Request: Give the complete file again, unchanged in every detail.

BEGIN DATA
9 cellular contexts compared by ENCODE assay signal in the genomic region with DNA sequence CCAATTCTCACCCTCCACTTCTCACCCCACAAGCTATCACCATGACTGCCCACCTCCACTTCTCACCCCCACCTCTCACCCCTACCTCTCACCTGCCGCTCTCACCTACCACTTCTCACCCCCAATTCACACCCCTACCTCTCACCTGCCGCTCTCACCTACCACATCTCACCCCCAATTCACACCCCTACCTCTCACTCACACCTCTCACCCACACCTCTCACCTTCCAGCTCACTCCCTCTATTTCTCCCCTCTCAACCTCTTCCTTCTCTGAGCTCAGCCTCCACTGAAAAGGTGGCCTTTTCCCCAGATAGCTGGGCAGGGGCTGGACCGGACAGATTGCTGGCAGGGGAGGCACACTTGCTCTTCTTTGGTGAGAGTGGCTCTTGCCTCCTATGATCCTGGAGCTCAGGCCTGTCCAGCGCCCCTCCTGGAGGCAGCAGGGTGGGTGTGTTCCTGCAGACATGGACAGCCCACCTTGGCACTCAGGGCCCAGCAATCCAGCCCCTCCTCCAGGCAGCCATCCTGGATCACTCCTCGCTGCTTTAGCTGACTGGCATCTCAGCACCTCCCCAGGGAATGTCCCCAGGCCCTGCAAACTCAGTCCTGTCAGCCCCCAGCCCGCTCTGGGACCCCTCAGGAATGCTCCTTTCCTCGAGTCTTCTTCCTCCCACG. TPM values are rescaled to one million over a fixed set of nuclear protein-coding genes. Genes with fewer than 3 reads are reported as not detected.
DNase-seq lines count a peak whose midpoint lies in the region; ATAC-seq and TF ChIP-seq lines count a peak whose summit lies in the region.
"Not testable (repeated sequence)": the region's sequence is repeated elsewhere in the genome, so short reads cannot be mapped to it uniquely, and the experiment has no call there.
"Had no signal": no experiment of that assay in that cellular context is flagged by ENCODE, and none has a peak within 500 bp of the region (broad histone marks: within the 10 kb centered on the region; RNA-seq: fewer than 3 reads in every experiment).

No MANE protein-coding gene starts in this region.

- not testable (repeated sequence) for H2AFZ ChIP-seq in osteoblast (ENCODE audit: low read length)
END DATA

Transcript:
9 cellular contexts compared by ENCODE assay signal in the genomic region with DNA sequence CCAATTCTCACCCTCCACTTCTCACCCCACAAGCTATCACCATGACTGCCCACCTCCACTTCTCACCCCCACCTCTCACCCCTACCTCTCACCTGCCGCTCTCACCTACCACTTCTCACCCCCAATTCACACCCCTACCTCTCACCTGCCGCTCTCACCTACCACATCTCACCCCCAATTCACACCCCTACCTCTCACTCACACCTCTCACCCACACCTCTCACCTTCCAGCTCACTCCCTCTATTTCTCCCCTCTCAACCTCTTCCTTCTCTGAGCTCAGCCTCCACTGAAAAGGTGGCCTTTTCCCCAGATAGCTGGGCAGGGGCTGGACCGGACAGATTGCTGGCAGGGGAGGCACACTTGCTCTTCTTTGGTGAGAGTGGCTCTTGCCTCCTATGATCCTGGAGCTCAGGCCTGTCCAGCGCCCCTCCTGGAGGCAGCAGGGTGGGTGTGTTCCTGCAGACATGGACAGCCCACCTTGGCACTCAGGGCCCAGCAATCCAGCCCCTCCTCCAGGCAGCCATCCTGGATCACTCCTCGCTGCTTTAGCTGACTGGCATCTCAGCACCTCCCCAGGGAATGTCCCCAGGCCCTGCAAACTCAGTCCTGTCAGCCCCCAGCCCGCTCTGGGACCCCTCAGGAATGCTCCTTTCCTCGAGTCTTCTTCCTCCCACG. TPM values are rescaled to one million over a fixed set of nuclear protein-coding genes. Genes with fewer than 3 reads are reported as not detected.
DNase-seq lines count a peak whose midpoint lies in the region; ATAC-seq and TF ChIP-seq lines count a peak whose summit lies in the region.
"Not testable (repeated sequence)": the region's sequence is repeated elsewhere in the genome, so short reads cannot be mapped to it uniquely, and the experiment has no call there.
"Had no signal": no experiment of that assay in that cellular context is flagged by ENCODE, and none has a peak within 500 bp of the region (broad histone marks: within the 10 kb centered on the region; RNA-seq: fewer than 3 reads in every experiment).

No MANE protein-coding gene starts in this region.

- not testable (repeated sequence) for H2AFZ ChIP-seq in osteoblast (ENCODE audit: low read length)